Bridgestone Corporation is a manufacturing giant in the transportation industry, making tires for the global car, motorcycle, agricultural, truck, and bus markets. In order to streamline its manufacturing operations across eight production sites in Europe, the company’s Bridgestone EMEA subsidiary sought a way to integrate artificial intelligence (AI) to bring efficiency to their overall production.
Manufacturing tires to many different specifications, for many different assets, in several different locations, smartly and efficiently – can be a daunting task. It requires the integration of thousands of machines, devices, sensors, and employees working with smart data that has been structured and learned to provide useful analytics.
Optimization through AI
For this process, real-time data from different operations are compounded into a single platform, with optimal production planning provided though the power of artificial intelligence. They used several software applications powered by Dassault Systèmes 3DEXPERIENCE to achieve this. It’s all part of Bridgestone’s overarching manufacturing mission and theme that runs through all of its manufacturing strategy, to be “Dan-Totsu,” Japanese for “the absolute and clear leader.” “Our smart factory program plays a key role in our enterprise-wide Dan-Totsu objective to lead in everything we do,” said Adolfo Llorens, vice president, manufacturing, Bridgestone EMEA. “Dassault Systèmes’ digital technology will support this mission. By optimizing manufacturing processes at our plants, we can improve decision-making and productivity, and ultimately reduce costs.”
AI in manufacturing has gained momentum and will continue to accelerate on the factory floor. According to Deloitte’s survey of AI adoption in manufacturing, the manufacturing sector is long on AI. Ninety-three percent of companies surveyed believe AI will be “a pivotal technology to drive growth and innovation in the sector.” The survey also found that 83 percent of companies think AI has made, or will make, a notable impact. Within the 83 percent, about one third believe AI projects have already brought value. Fifty-six percent think these projects will bring value within two to five years.
“Looking at technology trends, more companies will invest in hybrid technology systems to optimize production, costs, inventory, or quality control, to predict sales and prices, or perform predictive maintenance,” a report on their survey results said. “Companies are less enthusiastic about investing in technology used for a single purpose, such as visual surveillance, robot localization and expert systems.”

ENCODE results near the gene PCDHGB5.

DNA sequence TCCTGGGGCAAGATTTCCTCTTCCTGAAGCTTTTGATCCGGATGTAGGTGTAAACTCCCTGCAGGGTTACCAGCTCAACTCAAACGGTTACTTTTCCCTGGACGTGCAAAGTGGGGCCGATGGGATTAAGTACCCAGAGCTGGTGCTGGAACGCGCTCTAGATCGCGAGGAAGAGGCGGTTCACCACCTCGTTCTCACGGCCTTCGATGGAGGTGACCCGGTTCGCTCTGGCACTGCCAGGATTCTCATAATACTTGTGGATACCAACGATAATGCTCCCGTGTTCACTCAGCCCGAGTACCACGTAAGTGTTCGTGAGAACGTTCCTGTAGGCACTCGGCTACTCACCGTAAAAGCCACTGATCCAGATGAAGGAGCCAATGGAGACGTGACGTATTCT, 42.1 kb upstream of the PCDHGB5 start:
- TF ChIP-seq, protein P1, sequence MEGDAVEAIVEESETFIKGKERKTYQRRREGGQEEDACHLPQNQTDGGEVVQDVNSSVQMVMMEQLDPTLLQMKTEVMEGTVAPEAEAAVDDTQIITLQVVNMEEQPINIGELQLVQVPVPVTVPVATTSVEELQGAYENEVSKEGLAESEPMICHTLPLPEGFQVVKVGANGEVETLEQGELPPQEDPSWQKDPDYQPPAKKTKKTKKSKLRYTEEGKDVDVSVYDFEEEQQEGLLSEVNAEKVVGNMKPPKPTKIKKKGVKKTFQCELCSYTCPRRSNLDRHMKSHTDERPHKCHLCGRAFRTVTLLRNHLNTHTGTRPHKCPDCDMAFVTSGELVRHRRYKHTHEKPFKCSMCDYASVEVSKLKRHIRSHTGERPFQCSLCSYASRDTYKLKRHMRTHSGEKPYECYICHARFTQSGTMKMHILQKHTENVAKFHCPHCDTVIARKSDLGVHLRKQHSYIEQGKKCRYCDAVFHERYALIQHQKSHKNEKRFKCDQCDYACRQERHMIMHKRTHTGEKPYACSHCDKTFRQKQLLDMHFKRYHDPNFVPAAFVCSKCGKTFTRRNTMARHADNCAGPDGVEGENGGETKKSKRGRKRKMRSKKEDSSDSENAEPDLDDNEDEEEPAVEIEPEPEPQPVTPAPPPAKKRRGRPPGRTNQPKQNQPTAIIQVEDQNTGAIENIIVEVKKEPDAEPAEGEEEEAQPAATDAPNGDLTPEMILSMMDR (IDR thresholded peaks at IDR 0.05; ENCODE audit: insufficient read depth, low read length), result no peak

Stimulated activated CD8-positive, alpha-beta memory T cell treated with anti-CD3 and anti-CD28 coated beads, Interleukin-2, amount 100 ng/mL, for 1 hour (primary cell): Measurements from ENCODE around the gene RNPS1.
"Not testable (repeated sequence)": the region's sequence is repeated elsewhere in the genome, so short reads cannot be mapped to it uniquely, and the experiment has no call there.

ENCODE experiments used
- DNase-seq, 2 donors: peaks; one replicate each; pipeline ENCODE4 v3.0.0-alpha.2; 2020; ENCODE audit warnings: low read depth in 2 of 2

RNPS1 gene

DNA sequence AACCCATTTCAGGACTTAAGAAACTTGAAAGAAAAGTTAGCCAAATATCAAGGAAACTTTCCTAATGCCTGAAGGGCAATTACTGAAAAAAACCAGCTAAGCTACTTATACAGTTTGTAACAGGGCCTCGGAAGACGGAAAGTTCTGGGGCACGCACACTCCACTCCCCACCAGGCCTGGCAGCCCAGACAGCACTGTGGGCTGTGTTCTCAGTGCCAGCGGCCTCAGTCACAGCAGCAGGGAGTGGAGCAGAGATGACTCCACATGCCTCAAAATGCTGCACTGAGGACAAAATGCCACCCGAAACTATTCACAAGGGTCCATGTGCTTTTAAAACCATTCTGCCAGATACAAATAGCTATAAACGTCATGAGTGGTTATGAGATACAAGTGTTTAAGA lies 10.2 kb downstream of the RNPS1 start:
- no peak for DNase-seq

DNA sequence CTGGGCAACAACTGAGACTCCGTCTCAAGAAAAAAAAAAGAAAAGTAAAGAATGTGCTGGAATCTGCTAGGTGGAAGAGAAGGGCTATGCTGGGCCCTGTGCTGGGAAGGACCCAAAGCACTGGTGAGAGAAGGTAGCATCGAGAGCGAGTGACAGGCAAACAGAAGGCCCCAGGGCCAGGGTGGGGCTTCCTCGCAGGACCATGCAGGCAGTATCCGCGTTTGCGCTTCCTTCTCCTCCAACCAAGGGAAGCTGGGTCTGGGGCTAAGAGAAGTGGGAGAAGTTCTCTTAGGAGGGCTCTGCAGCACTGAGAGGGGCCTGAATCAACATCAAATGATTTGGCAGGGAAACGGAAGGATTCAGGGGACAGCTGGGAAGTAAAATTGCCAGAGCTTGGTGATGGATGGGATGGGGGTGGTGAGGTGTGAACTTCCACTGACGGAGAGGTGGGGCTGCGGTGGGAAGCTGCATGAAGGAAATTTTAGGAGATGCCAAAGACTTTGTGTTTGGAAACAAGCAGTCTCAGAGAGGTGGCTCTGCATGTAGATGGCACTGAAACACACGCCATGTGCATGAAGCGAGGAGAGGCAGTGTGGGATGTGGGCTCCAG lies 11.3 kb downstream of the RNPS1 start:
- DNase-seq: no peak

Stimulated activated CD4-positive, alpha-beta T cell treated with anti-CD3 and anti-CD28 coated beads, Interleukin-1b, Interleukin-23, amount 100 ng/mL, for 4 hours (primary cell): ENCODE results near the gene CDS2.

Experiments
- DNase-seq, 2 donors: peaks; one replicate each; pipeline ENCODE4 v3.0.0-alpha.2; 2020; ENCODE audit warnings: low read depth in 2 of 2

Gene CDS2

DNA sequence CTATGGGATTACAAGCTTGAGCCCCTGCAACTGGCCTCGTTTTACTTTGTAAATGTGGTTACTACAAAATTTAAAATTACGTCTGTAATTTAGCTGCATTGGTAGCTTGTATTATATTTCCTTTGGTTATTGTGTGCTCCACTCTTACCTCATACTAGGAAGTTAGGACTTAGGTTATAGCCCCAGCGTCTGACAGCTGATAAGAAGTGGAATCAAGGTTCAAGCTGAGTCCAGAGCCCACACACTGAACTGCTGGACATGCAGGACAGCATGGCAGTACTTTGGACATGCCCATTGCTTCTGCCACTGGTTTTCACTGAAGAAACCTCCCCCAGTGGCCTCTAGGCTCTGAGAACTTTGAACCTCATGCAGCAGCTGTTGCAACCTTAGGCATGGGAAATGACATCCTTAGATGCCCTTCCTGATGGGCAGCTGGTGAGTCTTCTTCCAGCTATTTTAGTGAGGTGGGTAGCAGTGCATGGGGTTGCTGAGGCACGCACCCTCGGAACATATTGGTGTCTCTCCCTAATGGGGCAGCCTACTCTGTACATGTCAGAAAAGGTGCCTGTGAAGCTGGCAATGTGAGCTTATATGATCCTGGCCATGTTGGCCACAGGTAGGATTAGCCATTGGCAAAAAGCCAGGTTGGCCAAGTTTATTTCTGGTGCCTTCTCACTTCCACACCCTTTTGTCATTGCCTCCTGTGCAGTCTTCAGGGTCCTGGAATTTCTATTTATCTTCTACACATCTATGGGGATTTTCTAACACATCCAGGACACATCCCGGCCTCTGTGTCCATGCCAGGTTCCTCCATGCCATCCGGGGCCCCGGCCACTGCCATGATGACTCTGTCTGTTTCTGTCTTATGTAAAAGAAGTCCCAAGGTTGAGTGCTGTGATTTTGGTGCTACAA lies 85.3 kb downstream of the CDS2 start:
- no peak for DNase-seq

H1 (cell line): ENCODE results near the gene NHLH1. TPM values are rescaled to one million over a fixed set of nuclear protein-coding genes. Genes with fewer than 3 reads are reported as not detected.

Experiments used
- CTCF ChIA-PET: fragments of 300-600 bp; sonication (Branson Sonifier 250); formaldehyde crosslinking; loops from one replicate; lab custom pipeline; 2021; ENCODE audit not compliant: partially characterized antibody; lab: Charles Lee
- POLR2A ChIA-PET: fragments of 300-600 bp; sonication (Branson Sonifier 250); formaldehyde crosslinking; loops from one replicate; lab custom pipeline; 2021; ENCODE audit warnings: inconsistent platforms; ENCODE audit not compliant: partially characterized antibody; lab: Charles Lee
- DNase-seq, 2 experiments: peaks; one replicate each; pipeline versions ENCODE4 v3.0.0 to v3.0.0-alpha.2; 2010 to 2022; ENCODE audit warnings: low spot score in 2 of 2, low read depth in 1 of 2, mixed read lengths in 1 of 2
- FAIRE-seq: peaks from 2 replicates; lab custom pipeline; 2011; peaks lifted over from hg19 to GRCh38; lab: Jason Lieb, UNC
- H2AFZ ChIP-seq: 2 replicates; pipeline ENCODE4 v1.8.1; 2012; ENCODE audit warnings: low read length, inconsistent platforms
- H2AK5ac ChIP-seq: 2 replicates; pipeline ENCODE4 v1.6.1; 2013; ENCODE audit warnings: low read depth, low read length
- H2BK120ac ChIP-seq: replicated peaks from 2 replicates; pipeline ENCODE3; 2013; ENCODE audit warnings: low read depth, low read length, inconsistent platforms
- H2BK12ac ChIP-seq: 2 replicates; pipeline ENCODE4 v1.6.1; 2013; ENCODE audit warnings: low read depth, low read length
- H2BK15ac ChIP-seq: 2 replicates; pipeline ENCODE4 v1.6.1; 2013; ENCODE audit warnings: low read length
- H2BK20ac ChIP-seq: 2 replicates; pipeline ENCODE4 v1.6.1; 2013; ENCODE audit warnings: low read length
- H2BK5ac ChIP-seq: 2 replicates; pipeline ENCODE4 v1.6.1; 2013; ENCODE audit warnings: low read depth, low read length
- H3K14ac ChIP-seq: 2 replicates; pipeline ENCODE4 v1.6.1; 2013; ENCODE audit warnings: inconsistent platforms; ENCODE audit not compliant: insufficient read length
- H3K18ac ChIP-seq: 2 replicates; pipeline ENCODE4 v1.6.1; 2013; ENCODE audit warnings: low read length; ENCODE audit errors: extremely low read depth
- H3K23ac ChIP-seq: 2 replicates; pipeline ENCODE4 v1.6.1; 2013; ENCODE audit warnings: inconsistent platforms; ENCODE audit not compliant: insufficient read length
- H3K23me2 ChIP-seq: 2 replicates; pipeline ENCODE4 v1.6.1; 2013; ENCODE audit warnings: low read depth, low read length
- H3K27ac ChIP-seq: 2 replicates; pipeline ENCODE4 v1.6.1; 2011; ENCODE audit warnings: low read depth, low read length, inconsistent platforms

The survey brings optimistic findings and is seemingly representative of globally minded, competitively prepped manufacturing companies. AI isn’t just good technology to have. Today it’s a necessary ingredient to successfully compete.
One of the many challenges today’s high performing manufacturing operations managers face is knowing when. When will things fail. When they need to schedule downtime. When they should order material and have people and resources ready. That’s where AI and machine learning, using discrete data, become quite useful.
“The area where AI is going to have the biggest impact in manufacturing in the short term is in predictive maintenance and predictive quality,” explains Kavita Ganesan, Ph.D., founder of Opinosis Analytics, an AI and machine learning consulting firm in Sandy, Utah. “Why? Because of data. Data is being generated daily when it comes to machine parameters before and at the time of failure as well as from all the manual repetitive work that goes into quality assurance.”
Ganesan says if this data is correctly collected and stored, it can be leveraged to “predict” potential downtime before it happens, allowing maintenance to be planned accordingly. “While unplanned maintenance can be costly, planned maintenance at times when machines don’t need to be working can limit revenue loss,” he adds.
Data is the secret sauce of smart manufacturing. Data, when gathered carefully, analyzed fully, and put to meaningful use through advanced algorithms and machine learning, isn’t just data anymore. It becomes lightning in a bottle. It’s what plant managers and other industrial leaders can use to make informed decisions based on fact. Yet making decisions based on real-time data has been challenging.
With new technology that not only computes, but predicts, and integrates well, there’s a whole new tribe to follow in manufacturing: the one that’s engaged AI to get results. Getting results means reducing costs, boosting quality control metrics, improving cycle times, reducing downtime, increasing uptimes, and getting your quality product out the door and to market, ahead of your competition.
As for the Bridgestone efforts to improve tire manufacturing with AI and smart systems: they’ve been able to reduce their planning cycle from weeks to days. Plus, they’ve expanded the use of plant assets, and are now able to respond quickly to disruption through a central platform that monitors production and act according. Artificial intelligence, combined with a few good tools, solutions, and smart thinkers, is doing the trick.
Editor: To learn more about data science and AI for innovation, watch 3DEXPERIENCE: A Virtual Journey Episode 2, our Dassault Systèmes North America virtual event series, now available on demand.